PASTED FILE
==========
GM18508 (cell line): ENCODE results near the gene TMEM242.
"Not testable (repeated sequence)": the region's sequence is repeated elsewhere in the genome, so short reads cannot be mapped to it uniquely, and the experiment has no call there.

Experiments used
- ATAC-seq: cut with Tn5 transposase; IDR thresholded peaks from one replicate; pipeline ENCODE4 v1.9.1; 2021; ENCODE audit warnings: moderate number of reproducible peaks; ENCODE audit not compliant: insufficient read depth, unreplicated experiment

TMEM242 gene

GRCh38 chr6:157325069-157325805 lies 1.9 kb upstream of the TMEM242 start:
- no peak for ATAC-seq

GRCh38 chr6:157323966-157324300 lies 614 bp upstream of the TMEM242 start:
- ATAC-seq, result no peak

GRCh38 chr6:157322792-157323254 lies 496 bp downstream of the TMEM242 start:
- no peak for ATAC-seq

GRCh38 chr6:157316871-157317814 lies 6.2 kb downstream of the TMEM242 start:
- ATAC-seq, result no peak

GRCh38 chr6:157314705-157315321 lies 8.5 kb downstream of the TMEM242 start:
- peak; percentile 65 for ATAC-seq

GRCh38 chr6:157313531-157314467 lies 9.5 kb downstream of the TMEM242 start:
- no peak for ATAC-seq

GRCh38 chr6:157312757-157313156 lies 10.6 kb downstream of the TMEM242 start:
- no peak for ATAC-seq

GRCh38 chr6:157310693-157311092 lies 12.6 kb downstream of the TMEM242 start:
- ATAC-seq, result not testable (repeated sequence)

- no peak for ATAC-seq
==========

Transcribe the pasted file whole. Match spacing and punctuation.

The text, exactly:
GM18508 (cell line): ENCODE results near the gene TMEM242.
"Not testable (repeated sequence)": the region's sequence is repeated elsewhere in the genome, so short reads cannot be mapped to it uniquely, and the experiment has no call there.

Experiments used
- ATAC-seq: cut with Tn5 transposase; IDR thresholded peaks from one replicate; pipeline ENCODE4 v1.9.1; 2021; ENCODE audit warnings: moderate number of reproducible peaks; ENCODE audit not compliant: insufficient read depth, unreplicated experiment

TMEM242 gene

GRCh38 chr6:157325069-157325805 lies 1.9 kb upstream of the TMEM242 start:
- no peak for ATAC-seq

GRCh38 chr6:157323966-157324300 lies 614 bp upstream of the TMEM242 start:
- ATAC-seq, result no peak

GRCh38 chr6:157322792-157323254 lies 496 bp downstream of the TMEM242 start:
- no peak for ATAC-seq

GRCh38 chr6:157316871-157317814 lies 6.2 kb downstream of the TMEM242 start:
- ATAC-seq, result no peak

GRCh38 chr6:157314705-157315321 lies 8.5 kb downstream of the TMEM242 start:
- peak; percentile 65 for ATAC-seq

GRCh38 chr6:157313531-157314467 lies 9.5 kb downstream of the TMEM242 start:
- no peak for ATAC-seq

GRCh38 chr6:157312757-157313156 lies 10.6 kb downstream of the TMEM242 start:
- no peak for ATAC-seq

GRCh38 chr6:157310693-157311092 lies 12.6 kb downstream of the TMEM242 start:
- ATAC-seq, result not testable (repeated sequence)

- no peak for ATAC-seq